Expert Group work on EU contract law instrument strongly criticised by the City of London Law Society
On 30 June 2011 the City of London Law Society (CLLS) published its response to the European Commission’s “Feasibility Study” on a self-standing set of EU contract law rules. The CLLS response can be read here.
The Feasibility Study was prepared to support the European Commission’s consideration of policy options for the introduction of a European contract law for consumers and businesses – and specifically the Commission’s apparent preference for an optional contract law instrument that would operate in parallel to the existing laws of EU member states. Parties wishing to contract together would be able to choose this “28th regime” in place of the existing law of one of the EU Member States.
We discussed the proposal for a European contract law in this post – which also describes the UK’s strong opposition to a 28th regime – and the subsequent publication of the Feasibility Study by an “expert group” of lawyers, judges and academics in this post. The Feasibility Study was published in May 2011 and started a consultation period ending on 1 July 2011.
CLLS response to the Feasibility Study
In its response, the CLLS is overwhelmingly critical of the Feasibility Study and of the consultation method:
”…it is unclear why the Feasibility Study is so called. It merely contains a draft code. There is no evidence or discussion of whether it would work or be likely to find commercial acceptance. Furthermore, the CLLS does not believe that the two months allowed for considering the Feasibility Study provides sufficient time for detailed consideration, reflexion and consultation with busy practitioners or businesses on the concepts or detail of the document.”
And of the expectations underlying a 28th regime:
“The section [in the Feasibility Study] on the practical relevance of differences in national contract laws conflates a number of obstacles to cross-border trade under the banner of contract law as if having a uniform contract law would make the other factors disappear. Issues such as consumer protections, liability issues, procedures for redress, tax, labelling requirements, language requirements, health and safety requirements, advertising laws, “Cooling off” periods etc etc would still remain and would, if the supplier was being diligent, need to be addressed country by country even if there was a uniform contract law (and even assuming that that contract law was consistently interpreted in each Member State).”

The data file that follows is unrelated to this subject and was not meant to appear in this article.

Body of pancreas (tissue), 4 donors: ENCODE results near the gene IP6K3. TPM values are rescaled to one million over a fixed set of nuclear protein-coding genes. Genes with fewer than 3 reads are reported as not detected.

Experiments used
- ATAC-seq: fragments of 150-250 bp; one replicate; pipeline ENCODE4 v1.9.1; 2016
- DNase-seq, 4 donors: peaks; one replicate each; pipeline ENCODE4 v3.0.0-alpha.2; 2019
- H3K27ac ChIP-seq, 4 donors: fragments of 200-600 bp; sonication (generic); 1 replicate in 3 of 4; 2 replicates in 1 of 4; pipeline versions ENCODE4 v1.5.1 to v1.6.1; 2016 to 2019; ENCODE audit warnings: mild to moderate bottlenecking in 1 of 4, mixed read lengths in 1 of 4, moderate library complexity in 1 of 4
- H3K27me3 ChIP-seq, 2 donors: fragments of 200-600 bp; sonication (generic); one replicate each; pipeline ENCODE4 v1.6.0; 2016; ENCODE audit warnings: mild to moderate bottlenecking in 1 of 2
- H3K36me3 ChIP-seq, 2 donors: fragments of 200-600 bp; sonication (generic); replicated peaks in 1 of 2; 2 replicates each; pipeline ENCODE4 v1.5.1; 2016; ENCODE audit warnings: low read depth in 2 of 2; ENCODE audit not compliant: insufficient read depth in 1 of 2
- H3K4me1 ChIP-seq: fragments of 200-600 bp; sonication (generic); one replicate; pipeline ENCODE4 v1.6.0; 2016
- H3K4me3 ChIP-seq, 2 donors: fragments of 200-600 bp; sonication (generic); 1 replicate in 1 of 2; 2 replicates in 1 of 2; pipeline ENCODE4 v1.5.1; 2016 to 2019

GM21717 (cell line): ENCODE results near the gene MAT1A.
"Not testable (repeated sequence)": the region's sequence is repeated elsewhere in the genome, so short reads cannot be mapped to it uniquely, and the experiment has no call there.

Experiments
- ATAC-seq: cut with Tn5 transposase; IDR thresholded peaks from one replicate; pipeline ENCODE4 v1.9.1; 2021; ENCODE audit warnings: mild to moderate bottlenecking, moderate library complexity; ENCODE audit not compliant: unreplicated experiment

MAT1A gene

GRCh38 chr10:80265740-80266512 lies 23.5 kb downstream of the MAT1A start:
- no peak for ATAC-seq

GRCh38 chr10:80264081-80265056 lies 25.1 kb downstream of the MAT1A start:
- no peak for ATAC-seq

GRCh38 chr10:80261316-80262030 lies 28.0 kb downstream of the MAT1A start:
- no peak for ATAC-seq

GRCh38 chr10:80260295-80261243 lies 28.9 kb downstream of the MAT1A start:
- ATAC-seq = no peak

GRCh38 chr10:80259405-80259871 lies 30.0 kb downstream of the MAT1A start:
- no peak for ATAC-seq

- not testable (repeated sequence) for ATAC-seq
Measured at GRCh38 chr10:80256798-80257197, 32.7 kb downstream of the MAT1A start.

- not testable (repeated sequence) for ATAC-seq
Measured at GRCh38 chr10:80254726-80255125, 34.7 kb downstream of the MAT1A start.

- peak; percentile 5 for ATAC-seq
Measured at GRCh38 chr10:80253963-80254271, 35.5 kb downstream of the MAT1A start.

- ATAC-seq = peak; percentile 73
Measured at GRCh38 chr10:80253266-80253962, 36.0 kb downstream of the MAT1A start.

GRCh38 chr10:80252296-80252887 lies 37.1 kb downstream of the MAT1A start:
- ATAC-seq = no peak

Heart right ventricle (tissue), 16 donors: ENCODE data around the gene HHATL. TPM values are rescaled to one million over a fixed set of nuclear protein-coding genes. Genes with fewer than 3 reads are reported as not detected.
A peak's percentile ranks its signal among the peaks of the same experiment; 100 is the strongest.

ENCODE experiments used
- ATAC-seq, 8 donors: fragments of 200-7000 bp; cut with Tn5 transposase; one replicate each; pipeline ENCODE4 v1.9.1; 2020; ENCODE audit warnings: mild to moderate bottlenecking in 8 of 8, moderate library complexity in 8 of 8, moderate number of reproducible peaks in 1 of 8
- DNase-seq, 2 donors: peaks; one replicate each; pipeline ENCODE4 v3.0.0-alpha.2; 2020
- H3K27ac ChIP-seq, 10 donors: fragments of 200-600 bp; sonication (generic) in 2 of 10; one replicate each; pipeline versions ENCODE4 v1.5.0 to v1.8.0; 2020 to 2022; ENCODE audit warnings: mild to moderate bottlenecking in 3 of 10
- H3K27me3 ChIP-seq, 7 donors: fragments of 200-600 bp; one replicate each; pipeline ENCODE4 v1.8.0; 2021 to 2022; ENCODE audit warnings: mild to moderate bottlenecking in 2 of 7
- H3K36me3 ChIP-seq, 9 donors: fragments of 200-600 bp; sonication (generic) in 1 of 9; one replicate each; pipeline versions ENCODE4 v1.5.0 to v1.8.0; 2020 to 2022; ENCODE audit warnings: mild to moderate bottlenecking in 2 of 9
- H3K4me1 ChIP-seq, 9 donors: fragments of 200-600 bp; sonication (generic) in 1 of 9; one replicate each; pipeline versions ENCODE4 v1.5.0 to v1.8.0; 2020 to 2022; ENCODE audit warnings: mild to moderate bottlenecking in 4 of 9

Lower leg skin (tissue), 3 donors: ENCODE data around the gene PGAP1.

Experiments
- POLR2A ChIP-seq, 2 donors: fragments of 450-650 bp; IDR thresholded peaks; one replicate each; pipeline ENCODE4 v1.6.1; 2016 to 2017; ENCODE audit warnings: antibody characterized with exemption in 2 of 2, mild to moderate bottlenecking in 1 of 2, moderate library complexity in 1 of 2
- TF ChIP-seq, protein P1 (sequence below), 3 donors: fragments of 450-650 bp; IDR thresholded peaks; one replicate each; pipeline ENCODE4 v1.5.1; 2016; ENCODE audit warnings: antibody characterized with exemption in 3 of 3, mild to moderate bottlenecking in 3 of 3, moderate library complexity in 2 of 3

And of the costs:
“The CLLS is concerned about the costs that would arise directly from such an instrument’s introduction (such as the costs of retraining lawyers and Member State judiciaries), and the indirect costs that would flow from such a new law’s operation, including from the uncertainty of its provisions (and hence the judicial time that would have to be spent interpreting such provisions)…”
Of the rationale for a 28th regime:
“…the CLLS repeats its concern that insufficient justification has been put forward for the introduction of such an instrument, especially were the scope of such an instrument to apply to B2B transactions not including SMEs. We remain of the view that the case for introducing an optional instrument as the way to enhance cross border trade within the EU has not been established.”
And of the drafting style:
“…the CLLS believes that the drafting style adopted in the instrument is essentially too high level and lacking in certainty…The lack of clarity in the instrument’s drafting risks leading to uncertainty, unpredictability and divergence of interpretation under a veneer of uniformity.”
The CLLS response also contains a copy of the CLLS’s response to the original European Commission Green Paper on Contract Law.
UPDATE 17 July 2011: The Law Society of England and Wales has also published a detailed response to the Feasibility Study, dated 1 July 2011. The Society supports the initiative to create a non-binding “toolbox” to assist legislators in improving the quality and coherence of European legislation, but does not believe that the need for an optional contract law instrument has been demonstrated. The Society’s response can be read here.
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